Sequin Angel

December 20, 2007
I was eight years old, a third grader, when my grandfather died. I had lain in bed, restless; it was past my bedtime, but I could not seem to sleep. I stared at the ceiling as my mother called from the kitchen where she was doing the dishes.

“Go to sleep!” But I couldn’t.
The light poured in from the kitchen when the phone rang. Startled, I sat up in bed, waiting to see who was on the other end by my mother’s reaction. She dropped the phone, bursting into devastated sobs. I crept into the kitchen where I joined my parents in a hug. It felt awkward to me. My father silent, my mother bawling. My eyes stared at the wood trim. I could not bring myself to cry. No one had to tell me what had happened. I just knew. My grandfather was dead.
A few years before my grandfather had sat on the white sheets of a hospital bed after his first heart attack. The doctors wanted him to have open heart surgery. His voice broke as he told us that he didn’t want to have it done. Now that I look back on it, sometimes, I wonder why he didn’t have the surgery. Maybe if he had he would still be here.
We drove all night to get to Pennsylvania and when we arrived, her devastation was evident. She met us at the door, a tissue in her hands. Her glasses were no where to be seen, the red of her eyes spoke her story of grief. No one sat in front of the TV or stood in the kitchen chewing on a tooth pick. Food platters from friends stuffed the fridge. My cousin and I devoured the pink salami, leaving the rest.
There were four of us children. I was the eldest followed by my cousin Briana, Then Trevor. The youngest at 3 being Kyle. Kyle was so young, but yet he remembers. (A few years ago, when Kyle was older he pointed out the window of the car at a funeral home, saying, “That was where Papaw was.” And he was right.)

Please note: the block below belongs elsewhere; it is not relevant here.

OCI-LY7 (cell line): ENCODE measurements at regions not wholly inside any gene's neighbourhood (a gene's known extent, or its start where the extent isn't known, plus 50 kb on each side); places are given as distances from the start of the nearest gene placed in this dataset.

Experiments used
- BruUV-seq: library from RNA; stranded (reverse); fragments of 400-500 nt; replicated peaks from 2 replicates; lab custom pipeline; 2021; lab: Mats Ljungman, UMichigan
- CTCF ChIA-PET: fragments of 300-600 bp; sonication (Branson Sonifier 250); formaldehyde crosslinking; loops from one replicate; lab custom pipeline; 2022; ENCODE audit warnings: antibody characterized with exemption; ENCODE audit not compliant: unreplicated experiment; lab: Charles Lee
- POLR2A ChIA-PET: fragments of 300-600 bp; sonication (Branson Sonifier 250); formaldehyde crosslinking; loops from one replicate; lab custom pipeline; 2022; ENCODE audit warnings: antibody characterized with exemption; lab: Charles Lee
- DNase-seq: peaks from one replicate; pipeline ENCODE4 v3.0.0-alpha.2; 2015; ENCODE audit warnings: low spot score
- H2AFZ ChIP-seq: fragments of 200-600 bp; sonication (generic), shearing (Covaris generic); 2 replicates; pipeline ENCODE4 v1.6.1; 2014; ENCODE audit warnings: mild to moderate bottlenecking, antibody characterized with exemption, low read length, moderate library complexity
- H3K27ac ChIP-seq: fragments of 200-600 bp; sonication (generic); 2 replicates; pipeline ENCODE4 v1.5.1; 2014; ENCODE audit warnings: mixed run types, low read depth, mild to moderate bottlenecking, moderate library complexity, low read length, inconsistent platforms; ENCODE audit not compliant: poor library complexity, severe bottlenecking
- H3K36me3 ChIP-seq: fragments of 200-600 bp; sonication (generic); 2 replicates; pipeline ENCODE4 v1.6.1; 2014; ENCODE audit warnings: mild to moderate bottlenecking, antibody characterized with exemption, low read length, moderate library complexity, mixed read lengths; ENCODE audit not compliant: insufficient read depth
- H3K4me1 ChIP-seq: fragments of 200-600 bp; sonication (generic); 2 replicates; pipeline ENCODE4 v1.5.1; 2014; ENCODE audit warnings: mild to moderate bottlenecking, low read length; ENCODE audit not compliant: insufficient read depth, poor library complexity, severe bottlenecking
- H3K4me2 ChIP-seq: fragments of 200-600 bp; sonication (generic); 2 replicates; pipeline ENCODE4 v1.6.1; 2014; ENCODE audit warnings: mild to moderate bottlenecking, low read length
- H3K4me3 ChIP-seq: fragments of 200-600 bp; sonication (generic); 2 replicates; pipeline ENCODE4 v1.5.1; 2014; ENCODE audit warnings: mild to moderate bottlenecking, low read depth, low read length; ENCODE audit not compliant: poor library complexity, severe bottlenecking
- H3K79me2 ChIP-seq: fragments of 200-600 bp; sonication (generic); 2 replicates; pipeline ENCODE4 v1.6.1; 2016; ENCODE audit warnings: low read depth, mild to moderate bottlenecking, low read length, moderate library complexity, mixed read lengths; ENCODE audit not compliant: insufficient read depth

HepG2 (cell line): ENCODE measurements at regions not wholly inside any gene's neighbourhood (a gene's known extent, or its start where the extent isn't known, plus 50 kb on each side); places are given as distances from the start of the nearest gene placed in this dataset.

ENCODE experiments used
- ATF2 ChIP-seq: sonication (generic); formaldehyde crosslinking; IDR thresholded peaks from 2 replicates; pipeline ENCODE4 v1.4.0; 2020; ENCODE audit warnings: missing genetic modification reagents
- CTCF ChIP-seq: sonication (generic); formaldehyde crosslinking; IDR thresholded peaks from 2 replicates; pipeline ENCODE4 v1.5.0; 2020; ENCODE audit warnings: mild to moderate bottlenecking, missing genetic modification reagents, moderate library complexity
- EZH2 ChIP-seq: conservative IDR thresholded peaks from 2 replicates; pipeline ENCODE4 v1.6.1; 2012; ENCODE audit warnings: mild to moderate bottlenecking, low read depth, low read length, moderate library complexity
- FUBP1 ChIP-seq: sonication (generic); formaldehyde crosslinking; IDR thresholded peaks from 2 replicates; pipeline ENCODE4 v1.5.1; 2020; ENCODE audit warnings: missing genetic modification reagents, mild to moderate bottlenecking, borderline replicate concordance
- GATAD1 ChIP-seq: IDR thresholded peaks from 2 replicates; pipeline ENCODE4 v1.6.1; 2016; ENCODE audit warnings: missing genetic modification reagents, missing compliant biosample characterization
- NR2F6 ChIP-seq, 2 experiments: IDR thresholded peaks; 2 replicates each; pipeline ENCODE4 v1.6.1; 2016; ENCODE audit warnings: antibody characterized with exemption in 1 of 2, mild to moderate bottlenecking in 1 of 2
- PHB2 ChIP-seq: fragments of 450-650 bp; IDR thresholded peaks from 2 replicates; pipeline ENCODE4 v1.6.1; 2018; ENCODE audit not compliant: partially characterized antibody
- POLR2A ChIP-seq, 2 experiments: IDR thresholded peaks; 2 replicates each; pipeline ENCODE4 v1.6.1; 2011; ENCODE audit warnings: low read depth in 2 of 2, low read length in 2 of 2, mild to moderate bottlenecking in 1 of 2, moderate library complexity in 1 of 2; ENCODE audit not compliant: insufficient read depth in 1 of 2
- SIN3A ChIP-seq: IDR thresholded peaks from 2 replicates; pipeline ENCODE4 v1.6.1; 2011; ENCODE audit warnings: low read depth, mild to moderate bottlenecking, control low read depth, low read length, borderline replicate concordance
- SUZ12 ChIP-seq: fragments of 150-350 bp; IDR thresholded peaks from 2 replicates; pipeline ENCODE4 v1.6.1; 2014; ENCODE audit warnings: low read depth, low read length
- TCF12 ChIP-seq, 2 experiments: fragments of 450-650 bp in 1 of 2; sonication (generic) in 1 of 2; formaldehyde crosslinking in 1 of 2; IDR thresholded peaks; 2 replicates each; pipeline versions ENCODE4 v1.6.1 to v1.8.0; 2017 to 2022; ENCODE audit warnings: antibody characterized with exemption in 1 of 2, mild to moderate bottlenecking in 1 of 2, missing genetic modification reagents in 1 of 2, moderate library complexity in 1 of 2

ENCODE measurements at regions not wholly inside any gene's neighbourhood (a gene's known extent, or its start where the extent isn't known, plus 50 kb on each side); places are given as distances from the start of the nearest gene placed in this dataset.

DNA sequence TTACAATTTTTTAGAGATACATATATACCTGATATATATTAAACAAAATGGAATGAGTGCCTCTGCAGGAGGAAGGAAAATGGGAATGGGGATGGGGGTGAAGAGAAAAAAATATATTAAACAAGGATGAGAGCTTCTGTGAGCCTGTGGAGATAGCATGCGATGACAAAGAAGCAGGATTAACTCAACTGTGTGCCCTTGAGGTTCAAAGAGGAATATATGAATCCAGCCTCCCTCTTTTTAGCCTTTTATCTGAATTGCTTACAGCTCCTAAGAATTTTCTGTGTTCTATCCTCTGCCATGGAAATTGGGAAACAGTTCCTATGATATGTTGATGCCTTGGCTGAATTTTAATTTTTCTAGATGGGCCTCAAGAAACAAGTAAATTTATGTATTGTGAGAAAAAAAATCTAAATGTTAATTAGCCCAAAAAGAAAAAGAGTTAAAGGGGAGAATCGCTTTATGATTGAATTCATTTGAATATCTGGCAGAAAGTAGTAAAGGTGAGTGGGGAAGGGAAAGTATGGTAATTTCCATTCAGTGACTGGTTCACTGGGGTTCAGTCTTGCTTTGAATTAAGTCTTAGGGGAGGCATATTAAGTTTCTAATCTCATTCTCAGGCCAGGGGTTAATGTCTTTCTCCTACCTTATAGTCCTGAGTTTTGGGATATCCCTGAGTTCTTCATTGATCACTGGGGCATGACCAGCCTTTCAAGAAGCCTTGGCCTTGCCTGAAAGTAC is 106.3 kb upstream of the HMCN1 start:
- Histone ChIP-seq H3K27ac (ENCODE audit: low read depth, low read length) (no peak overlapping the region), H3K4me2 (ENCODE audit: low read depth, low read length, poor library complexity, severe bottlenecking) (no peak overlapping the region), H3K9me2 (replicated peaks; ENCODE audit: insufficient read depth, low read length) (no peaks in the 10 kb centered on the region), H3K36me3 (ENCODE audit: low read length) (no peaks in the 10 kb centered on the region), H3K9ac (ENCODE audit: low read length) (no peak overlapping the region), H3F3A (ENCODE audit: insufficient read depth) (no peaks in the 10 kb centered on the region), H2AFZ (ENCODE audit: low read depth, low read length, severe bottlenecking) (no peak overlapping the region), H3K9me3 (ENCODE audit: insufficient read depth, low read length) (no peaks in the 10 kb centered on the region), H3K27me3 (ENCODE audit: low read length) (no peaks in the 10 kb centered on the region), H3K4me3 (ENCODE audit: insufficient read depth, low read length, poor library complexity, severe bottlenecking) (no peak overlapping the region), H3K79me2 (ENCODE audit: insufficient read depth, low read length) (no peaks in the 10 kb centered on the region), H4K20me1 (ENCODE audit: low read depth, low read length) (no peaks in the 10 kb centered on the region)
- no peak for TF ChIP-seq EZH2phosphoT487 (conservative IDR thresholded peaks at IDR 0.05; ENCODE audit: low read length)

The second day after he had died, I walked up the stairs into my grandparents bedroom. My mother was sitting on the bed, her chin quivering. My grandmother stood at the closet doors lined with mirrors, a tissue in her hand, her face already wet. A suit had been strewn out on the bed and my grandmother pulled another from the closet. She didn’t know which one to bury her husband in.
The neighbors, whom we had never met, took in us grandchildren. I hadn’t known why they had done it then, but I do now. They took us in and baked cookies with us and took us to the store to get us away from my grandmother and family, away from the funeral arrangements and away from the grief.
The neighbors explained to us how he died. They would know because they were there. My grandmother had been away, in Ohio for work. He was home by himself when he had his heart attack. He went to the neighbors, the woman was a nurse. He lay on the floor in their living room as the paramedics were on their way. As they told us this, we sat in their living room. I stared at the floor knowing that my grandfather had laid there in his final hour on earth.
“We found this.” She said, handing me a tiny sequin in the shape of an angel, white with a sheen of pink “after he had gone.” Now, I don’t know if they really had found that on the floor where my grandfather had lay or if they gave it to me to ease our fears. Was this their way of telling us where our grandfather was? It was lost within a couple of days anyway. I tell myself that it was lost in the beautiful wind, and not that I had lost it, like I had lost my grandfather.
On the night of his viewing, I still had not cried. My grandfather lay shrouded in white silk. His features seemed odd to me, not as I had remembered. His lips were closed, his eyes shut. I wanted to so badly to see the toothpick hanging from his mouth, bobbing up and down. And as my cousin bent down to “kiss grandpa goodbye,” I started to cry.

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